The Untapped Power of the PIIGS: Portugal, Italy, Ireland, Greece and Spain represent a grouping of nations defined by the economic crises they share, but also by the cultural and natural assets they have to offer. While all five countries are facing crippling debt, macroeconomic imbalances, rigid labor markets and increasing austerity measures, Italy, Spain and Ireland in particular hold steady in the world’s top twenty-five brands. Only Greece and Portugal continue on a downward trend in the CBI as both countries contend with economic crisis—Greece attempting to avoid default and Portugal coping with a recent downgrade to junk status by Standard & Poor’s.
The Small but Mighty Singapore: Despite its limited natural resources and a population of only five million, Singapore has developed into a highly competitive brand through deliberate and successful perception management. Formerly known for its authoritarian policies, this city-state has repositioned itself as a gateway to Asia for the international business community. Ranked first in the world for ease of doing business by the World Bank and second in the World Economic Forum’s Global Competitive Index, Singapore is now celebrated as one of the largest financial centers in the world.
Although seen as a safe, efficient and corruption-free haven for investment and business, today brand Singapore also takes its place among the world’s strongest-performing countries in a multitude of other dimensions: second in Investment Climate, sixth in Advanced Technology and seventh for Regulatory Environment according to the 2012-13 report.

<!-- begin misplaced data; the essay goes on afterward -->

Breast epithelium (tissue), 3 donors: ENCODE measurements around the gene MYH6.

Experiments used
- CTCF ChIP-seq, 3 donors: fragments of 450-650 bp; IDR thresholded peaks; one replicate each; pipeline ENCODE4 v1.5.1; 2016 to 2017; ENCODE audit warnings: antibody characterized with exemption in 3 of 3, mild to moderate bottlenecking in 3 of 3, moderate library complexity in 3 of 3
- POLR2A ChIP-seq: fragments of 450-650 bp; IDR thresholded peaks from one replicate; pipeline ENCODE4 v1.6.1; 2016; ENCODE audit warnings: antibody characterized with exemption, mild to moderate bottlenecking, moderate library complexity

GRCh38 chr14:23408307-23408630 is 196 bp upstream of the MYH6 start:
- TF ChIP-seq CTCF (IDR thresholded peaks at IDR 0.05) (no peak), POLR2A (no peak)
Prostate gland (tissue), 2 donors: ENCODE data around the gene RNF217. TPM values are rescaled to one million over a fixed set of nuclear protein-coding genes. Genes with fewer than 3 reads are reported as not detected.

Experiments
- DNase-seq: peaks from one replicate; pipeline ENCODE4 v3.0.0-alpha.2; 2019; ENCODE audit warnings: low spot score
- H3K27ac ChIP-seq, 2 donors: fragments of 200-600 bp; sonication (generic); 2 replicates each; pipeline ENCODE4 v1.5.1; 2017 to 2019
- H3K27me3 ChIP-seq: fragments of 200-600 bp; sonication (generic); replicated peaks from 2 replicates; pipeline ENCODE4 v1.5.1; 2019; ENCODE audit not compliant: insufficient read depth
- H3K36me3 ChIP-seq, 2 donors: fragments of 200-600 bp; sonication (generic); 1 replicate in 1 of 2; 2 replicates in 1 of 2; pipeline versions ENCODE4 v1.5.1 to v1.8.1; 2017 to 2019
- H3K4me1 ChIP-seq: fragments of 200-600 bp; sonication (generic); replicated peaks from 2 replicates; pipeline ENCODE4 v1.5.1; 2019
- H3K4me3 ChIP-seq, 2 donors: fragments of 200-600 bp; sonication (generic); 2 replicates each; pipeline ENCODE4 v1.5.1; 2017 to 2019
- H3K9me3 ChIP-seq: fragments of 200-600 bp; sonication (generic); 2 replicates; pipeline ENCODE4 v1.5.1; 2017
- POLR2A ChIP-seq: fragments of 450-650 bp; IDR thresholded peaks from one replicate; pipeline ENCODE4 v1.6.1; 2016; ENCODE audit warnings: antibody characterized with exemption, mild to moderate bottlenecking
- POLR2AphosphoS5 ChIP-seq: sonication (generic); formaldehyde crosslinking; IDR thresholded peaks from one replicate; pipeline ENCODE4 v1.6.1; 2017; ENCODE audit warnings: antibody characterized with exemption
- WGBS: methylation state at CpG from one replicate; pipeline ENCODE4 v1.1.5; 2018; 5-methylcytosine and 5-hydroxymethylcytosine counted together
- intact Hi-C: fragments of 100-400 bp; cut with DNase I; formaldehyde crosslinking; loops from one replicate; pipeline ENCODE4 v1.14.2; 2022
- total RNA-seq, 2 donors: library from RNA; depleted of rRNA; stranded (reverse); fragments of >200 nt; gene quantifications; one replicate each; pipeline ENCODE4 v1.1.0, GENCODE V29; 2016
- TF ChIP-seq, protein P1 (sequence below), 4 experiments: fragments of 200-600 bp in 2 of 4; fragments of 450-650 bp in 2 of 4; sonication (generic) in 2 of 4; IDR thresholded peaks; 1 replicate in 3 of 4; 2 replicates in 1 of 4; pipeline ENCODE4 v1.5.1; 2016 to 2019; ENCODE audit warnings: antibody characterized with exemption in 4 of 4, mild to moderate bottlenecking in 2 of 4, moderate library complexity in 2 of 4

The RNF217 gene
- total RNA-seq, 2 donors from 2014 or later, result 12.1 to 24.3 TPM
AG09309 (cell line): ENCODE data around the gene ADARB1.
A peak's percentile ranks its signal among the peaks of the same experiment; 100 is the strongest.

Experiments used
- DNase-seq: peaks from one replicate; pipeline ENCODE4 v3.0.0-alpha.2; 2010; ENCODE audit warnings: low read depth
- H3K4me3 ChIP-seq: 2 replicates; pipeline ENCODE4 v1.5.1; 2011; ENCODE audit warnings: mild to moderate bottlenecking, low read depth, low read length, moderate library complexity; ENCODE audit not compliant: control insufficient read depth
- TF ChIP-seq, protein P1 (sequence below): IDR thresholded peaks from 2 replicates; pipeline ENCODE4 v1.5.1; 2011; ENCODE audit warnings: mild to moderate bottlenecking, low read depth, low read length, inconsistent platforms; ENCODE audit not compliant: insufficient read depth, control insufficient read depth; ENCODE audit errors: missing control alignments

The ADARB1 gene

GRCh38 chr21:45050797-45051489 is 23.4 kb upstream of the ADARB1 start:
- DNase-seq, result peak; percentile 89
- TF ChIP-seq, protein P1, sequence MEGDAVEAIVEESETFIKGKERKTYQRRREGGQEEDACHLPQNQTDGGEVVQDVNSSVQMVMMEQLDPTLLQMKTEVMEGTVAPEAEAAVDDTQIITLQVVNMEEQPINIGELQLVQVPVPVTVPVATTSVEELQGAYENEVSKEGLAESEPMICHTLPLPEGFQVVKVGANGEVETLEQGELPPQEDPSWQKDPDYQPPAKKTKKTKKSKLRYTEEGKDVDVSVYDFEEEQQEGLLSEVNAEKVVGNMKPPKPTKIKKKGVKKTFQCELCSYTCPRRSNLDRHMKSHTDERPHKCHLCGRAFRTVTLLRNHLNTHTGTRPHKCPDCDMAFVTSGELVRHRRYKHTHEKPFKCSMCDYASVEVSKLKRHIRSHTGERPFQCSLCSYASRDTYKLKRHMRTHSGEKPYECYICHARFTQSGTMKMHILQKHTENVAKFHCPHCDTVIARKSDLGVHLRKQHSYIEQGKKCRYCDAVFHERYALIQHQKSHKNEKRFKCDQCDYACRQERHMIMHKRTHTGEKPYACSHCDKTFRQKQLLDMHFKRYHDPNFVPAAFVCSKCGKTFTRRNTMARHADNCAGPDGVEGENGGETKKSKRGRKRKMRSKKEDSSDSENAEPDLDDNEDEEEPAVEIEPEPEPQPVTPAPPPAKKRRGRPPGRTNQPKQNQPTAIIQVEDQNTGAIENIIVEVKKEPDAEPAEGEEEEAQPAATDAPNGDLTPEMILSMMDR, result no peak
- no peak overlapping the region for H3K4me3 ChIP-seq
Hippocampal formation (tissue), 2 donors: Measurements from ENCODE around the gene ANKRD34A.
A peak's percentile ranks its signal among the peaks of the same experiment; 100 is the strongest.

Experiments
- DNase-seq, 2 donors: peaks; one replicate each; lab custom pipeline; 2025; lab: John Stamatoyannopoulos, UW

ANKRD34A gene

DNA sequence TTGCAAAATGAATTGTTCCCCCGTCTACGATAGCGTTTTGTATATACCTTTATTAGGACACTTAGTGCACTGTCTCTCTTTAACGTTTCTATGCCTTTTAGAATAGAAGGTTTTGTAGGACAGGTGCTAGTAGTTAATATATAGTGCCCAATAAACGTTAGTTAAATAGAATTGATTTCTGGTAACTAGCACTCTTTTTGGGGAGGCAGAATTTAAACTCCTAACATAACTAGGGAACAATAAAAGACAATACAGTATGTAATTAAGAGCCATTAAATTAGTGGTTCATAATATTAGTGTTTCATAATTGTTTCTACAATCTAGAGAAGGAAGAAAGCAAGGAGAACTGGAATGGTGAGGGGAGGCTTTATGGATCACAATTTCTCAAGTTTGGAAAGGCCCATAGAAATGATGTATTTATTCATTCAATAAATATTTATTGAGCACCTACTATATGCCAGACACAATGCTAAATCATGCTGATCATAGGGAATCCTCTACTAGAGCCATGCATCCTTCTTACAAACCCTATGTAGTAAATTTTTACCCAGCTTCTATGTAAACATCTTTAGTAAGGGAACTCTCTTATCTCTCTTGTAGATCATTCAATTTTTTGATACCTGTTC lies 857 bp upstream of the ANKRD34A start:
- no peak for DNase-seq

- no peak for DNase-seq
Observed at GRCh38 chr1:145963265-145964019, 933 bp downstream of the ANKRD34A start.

The FutureBrand 2012-13 CBI also highlights the changing climate of the world’s countries by region, adding a level of perspective to its forecast by contrasting rising stars against their sister-nations.
Summary & Outlook
The 2012-13 CBI demonstrates that global shifts are not only a product of economic standing or political power but also of consumer perception. From progressive politics to a sense of openness and freedom, a country that is attuned to the desires and needs of its people will inevitably boost its brand image. Like businesses in the private sector, a country that effectively manages its brand can create a powerful emotional connection that moves both consumers and organizations to invest in its future.
Additional trend reportage, expert findings and data-rich analysis can be found in the full download of FutureBrand’s 2012-13 Country Brand Index, available at http://www.futurebrand.com/think/reports-studies/.
FutureBrand (http://futurebrand.com) is a global brand consultancy built on an inimitable focus on innovation and the future. Spanning 26 offices across 18 countries, FutureBrand’s capabilities cover everything a brand needs to stay ahead: from measuring actual and potential brand value to defining breakthrough brand strategies and creating powerful identities. FutureBrand has positioned and revitalized many of the world’s most recognizable brands, including: American Airlines, The US Army, UPS, Dow, ABInBev, Barclays Premier, Barilla, Casella Wines, Intel, McKesson, London Olympics 2012, Nike, Unilever, Capital One and MasterCard.
For more information, please contact:
GolinHarris New York